If you are using a wide-angle or standard lens (18-50mm), try shooting at around 15-20 feet from your subject. If you’re taking pictures with a telephoto lens (70-200mm), shoot from around 50 feet away. This will help to create a more dramatic effect when combined with the motion blur effect in post-production.
Avoid fisheye lenses, which distort the image and the product’s proportions.
#4. Pay Attention to the Lighting
Avoid direct sunlight and harsh artificial light; use natural or diffused sources instead. You can try a lightbox for small, detailed items if necessary.
If you have an SLR with a pop-up flash, use it to illuminate your subject from the side or above — this will avoid harsh shadows.
Always give preference to natural light, if possible, and move around your object instead of trying to adjust the lighting sources around it.
#5. Capture Multiple Angles and Perspectives
If you’re taking reference photos for a project, take lots of them! Cover all sides (front, back, left, right) and from the top and bottom views if possible.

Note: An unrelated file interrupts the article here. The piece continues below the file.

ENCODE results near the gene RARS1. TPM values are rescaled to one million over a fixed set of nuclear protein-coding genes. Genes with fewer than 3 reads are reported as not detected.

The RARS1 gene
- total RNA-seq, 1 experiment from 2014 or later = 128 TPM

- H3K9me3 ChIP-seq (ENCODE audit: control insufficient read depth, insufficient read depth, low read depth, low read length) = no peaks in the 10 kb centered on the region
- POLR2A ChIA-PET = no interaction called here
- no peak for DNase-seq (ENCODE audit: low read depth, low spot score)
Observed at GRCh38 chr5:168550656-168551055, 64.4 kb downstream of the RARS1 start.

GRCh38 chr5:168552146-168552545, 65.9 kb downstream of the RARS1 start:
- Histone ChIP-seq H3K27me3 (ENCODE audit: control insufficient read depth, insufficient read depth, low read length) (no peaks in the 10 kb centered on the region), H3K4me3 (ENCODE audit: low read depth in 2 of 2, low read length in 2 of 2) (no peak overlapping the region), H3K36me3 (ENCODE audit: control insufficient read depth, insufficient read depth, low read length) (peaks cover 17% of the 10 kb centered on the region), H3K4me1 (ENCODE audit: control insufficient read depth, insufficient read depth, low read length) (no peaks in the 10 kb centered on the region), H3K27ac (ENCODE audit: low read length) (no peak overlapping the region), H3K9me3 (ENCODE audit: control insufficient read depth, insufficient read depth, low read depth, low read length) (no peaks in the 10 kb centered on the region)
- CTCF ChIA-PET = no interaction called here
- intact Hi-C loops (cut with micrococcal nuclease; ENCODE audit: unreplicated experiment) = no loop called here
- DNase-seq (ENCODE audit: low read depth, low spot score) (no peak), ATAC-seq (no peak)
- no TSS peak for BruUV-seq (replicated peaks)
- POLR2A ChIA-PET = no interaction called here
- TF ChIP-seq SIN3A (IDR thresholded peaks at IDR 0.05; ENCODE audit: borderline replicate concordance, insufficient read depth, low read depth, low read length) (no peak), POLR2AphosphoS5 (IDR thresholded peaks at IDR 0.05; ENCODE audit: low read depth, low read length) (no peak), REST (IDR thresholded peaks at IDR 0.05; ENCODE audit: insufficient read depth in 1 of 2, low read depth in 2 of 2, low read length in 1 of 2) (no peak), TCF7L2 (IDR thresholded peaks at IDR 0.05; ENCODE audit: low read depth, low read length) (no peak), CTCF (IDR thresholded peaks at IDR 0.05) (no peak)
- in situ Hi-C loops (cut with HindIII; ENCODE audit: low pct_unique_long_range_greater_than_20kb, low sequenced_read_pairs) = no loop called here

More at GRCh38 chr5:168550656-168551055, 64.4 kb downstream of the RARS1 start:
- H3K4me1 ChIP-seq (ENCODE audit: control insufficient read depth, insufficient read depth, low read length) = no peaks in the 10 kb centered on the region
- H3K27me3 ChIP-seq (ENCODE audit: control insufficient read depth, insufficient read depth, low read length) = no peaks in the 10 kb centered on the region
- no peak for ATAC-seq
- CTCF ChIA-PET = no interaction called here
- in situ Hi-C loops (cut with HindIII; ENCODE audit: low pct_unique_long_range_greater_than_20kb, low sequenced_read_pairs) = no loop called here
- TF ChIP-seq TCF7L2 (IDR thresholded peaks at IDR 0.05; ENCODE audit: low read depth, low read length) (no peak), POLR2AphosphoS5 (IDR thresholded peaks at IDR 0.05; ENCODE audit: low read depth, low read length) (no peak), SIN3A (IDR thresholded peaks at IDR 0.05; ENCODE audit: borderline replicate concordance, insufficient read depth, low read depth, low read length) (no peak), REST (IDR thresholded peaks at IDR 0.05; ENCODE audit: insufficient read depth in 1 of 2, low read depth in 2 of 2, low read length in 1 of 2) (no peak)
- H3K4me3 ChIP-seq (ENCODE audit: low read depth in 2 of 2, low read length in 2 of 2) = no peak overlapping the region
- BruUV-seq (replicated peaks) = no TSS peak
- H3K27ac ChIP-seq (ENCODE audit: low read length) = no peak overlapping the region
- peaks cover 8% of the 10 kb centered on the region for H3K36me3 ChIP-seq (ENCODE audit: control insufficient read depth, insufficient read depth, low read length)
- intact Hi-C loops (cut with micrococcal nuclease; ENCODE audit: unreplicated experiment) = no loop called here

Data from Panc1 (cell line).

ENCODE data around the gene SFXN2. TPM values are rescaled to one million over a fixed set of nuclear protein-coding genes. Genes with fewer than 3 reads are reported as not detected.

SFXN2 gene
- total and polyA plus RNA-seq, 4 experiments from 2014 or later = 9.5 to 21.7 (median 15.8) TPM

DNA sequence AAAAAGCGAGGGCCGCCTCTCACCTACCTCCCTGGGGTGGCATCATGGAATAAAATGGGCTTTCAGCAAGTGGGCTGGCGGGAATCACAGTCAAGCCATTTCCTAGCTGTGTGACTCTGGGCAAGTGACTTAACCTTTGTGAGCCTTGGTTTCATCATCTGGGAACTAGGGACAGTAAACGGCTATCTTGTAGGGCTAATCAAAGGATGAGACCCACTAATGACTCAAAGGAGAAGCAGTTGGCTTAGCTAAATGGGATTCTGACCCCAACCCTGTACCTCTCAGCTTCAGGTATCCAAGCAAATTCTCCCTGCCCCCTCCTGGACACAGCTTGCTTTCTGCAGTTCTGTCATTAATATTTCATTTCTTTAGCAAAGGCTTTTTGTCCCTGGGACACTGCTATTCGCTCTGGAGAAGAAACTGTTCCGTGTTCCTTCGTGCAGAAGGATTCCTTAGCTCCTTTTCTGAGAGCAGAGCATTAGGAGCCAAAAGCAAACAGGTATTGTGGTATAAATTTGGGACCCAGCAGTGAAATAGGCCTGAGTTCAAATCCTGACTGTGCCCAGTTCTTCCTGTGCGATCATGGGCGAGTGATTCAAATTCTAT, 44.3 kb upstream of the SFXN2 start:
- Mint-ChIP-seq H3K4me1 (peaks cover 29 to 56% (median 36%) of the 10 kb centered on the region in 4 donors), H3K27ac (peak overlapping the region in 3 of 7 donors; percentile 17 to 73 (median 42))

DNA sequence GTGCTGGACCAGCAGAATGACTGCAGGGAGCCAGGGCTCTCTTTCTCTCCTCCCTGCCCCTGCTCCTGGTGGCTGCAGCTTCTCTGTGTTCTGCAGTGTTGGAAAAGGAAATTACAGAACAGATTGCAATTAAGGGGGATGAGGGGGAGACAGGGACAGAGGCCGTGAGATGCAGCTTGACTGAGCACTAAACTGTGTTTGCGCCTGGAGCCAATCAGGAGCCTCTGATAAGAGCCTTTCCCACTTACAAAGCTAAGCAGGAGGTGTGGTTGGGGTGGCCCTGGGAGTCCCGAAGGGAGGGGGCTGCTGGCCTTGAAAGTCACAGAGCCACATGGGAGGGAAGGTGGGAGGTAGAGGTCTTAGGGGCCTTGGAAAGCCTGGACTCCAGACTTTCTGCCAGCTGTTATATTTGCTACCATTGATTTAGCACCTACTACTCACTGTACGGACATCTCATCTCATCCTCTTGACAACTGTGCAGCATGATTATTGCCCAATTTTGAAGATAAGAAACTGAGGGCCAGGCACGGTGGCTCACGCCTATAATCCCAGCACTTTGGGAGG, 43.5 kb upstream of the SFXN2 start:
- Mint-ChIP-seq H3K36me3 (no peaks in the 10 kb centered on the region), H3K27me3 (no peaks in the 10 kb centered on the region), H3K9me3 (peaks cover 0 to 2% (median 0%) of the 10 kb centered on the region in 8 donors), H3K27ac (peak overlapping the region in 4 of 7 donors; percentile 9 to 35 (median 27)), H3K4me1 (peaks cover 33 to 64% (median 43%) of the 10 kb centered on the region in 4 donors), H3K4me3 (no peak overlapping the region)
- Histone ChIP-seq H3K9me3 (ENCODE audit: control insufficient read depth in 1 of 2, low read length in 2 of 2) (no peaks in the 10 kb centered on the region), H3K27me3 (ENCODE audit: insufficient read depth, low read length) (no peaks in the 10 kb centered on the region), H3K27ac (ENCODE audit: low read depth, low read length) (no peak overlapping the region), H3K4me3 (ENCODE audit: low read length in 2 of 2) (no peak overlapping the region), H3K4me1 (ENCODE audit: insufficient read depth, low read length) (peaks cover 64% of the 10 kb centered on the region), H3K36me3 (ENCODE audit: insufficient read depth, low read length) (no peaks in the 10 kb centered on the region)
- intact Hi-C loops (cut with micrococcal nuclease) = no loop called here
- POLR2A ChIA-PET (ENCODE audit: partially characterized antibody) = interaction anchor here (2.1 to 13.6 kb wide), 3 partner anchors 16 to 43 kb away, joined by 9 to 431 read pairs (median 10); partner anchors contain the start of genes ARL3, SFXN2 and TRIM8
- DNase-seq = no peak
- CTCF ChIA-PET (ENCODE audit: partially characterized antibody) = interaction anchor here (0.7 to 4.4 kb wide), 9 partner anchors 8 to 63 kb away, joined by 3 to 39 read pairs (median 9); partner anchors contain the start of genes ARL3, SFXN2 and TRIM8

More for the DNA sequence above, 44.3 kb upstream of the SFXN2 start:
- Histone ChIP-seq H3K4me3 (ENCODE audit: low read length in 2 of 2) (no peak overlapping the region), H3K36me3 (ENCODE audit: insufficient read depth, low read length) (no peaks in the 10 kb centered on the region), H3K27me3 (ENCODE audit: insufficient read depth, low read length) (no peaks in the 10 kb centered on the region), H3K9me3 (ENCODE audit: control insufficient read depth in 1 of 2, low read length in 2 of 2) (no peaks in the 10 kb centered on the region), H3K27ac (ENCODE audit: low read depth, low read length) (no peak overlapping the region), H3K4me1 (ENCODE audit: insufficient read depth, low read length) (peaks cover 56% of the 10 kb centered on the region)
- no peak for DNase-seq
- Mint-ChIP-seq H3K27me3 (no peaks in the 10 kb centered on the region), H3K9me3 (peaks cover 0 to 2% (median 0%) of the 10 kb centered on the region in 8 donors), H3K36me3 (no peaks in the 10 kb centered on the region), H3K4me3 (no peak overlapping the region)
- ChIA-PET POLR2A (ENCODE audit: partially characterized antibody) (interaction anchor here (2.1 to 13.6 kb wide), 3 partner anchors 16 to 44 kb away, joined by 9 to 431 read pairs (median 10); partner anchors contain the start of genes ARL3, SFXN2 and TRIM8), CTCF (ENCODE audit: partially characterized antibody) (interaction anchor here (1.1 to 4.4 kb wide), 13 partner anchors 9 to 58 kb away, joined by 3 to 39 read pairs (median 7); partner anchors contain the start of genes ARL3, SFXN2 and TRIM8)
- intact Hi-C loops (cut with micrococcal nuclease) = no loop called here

You can also take photos from the same angle but with a different perspective; this will give the 3D artist more to work with when creating your model.
Doing these reference photos for 3D modeling will eliminate any guesswork when creating the final product and save you a lot of time in the process!
#6. Maintain Consistency
In addition to keeping an object at the same height in all of your shots, make sure you don’t change proximity from the subject too much so that each photo maintains consistency with the other in terms of how much furniture is visible in each shot.
You’ll also want to maintain consistency from shot to shot regarding camera angle, which will help keep proportions accurate between images. Use an object of known size to determine scale if needed.
#7. Consider Post-Processing